4. Being shy
Some people are naturally shy and some people aren't. But when the feeling of being shy starts to interfere with your daily life, it might be a sign that you need help. There are many reasons for feeling shy, and it's important to figure out what is causing your feelings so you can start to feel better.
5 things cause social anxiety disorder which includes: genetics, upbringing, personality traits, environment, and culture. It's important to understand your triggers so you can better handle them or work on building up the skills needed to manage them in the future.
5. Having low self-esteem
According to the Anxiety and Depression Association of America, a person's level of self- esteem is one of the strongest predictors of developing social anxiety. Low self-esteem is caused by being unable to live up to unrealistic expectations.
For example, if someone has low self-esteem because they are overweight and they feel like all other people are skinny, then they will tend to compare themselves with others to feel better about themselves.
This comparison makes it difficult for them to have a conversation with someone else or participate in group activities. They feel inadequate in these situations because their mind is elsewhere and cannot concentrate on what's going on around them. The more they compare themselves with others, the less satisfied they are with their own lives which increases their feeling of inadequacy.
In the latest edition of Conversations with Rakesh, SoME Founder Rakesh Godhwani explores this culmination of Social Anxiety causing factors, the impact of Social Anxiety on our communication skills, and how it can lead to an uncomfortable work experience.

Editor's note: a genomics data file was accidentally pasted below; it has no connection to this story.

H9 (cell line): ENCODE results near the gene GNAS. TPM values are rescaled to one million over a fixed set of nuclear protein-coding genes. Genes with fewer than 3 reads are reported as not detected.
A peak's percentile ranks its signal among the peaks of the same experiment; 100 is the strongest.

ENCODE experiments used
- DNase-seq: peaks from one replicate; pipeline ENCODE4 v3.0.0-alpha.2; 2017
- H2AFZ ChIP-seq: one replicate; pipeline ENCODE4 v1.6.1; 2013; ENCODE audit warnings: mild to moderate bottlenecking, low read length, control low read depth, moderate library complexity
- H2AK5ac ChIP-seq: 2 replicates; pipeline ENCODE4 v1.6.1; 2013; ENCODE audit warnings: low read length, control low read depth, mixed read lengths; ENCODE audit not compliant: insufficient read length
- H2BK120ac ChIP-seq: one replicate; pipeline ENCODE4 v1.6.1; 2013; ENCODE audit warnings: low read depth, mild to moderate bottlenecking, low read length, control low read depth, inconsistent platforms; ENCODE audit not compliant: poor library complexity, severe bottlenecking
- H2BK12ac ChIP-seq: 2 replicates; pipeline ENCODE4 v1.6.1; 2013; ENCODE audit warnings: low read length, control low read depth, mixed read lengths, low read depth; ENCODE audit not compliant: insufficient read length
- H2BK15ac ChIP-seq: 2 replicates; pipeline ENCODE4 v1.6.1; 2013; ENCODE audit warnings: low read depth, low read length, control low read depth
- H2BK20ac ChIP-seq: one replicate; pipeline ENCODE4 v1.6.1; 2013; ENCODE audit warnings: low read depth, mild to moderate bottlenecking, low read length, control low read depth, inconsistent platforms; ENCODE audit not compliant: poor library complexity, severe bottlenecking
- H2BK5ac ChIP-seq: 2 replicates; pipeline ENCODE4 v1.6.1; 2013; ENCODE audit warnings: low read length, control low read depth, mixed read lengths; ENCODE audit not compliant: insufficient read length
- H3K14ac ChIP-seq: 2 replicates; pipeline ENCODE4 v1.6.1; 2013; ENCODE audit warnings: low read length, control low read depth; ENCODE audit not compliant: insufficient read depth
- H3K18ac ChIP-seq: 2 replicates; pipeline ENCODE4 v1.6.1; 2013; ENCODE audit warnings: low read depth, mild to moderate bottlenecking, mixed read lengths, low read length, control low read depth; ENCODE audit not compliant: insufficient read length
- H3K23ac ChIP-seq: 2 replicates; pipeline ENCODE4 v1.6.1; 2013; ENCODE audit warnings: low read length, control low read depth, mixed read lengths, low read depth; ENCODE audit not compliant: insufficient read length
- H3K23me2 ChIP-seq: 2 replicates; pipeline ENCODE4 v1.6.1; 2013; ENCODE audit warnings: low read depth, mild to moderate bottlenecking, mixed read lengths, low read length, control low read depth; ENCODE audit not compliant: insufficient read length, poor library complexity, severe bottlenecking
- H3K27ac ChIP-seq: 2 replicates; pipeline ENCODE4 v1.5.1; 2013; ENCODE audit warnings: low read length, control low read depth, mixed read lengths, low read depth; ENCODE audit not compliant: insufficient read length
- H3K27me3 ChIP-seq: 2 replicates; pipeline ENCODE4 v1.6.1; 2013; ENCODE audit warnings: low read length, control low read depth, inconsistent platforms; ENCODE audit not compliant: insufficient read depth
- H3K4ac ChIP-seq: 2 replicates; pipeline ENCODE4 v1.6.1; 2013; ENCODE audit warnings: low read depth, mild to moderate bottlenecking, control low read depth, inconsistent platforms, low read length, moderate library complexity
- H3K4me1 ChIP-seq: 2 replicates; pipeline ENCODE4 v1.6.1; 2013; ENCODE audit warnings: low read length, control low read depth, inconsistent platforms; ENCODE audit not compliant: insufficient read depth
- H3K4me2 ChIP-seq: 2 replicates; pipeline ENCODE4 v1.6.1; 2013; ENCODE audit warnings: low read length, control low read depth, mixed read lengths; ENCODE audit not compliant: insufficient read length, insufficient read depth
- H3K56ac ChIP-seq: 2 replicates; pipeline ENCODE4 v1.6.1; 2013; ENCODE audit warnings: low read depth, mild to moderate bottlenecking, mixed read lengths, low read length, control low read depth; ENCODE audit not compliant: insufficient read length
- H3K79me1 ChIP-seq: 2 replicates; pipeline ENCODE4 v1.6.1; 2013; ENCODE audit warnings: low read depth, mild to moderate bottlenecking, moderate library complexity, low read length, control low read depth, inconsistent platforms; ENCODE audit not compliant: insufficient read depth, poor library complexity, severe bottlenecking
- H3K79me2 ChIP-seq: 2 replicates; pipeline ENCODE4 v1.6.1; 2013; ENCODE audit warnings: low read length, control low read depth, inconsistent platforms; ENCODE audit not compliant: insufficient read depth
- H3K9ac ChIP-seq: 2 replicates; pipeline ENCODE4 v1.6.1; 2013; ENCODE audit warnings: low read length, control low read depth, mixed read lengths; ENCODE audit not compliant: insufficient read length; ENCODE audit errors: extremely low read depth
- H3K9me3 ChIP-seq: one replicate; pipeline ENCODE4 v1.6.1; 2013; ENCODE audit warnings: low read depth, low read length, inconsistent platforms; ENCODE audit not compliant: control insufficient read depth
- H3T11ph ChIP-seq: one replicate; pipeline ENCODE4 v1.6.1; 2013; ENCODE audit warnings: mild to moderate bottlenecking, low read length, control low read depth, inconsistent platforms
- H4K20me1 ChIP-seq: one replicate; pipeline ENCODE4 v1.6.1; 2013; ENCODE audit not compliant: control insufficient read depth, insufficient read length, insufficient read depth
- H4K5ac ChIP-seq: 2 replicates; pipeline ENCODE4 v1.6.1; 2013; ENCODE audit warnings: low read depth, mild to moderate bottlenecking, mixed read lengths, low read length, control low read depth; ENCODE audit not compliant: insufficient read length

Watch the video here:
How to get over Social Anxiety?
Let me give you three suggestions to overcome or tackle Social Anxiety.
No shame in asking for help
It is normal and okay to have social anxiety. It is a mental disorder akin to a physical disorder like cough, cold, or headache. There is nothing wrong with asking for help. Go to a counsellor or an expert who will listen to you, empathise with you, and help you realise that you are suffering from Social Anxiety. This is very critical because you need to understand what’s going on. There are root causes for Social Anxiety, and maybe counselling can help you know how and why you are suffering from it and how to deal with it.
Talk to your friends and loved ones
In your office or university, seek help from a friend or loved one. Tell them you are uncomfortable going into a meeting alone and if they can help by introducing you to some colleagues to warm you up. This person then becomes a mediator and emotional support you need in a room and from whom you can derive strength during meetings and discussions.
Take small steps
You are in a meeting room, people are looking at you, and you are scared. Break the ice by being courageous and saying something simple like, “Good evening, I am pleased to be here.” Will yourself to give a big smile; it will boost your self-confidence, and hopefully, your recovery from the problem of Social Anxiety will start. Once you begin to bring down your anxiety, your confidence starts to go up.
Remember that overcoming social anxiety is a gradual process, and there may be ups and downs along the way. Patience, support, and understanding are essential in helping the individual cope with and manage their social anxiety effectively.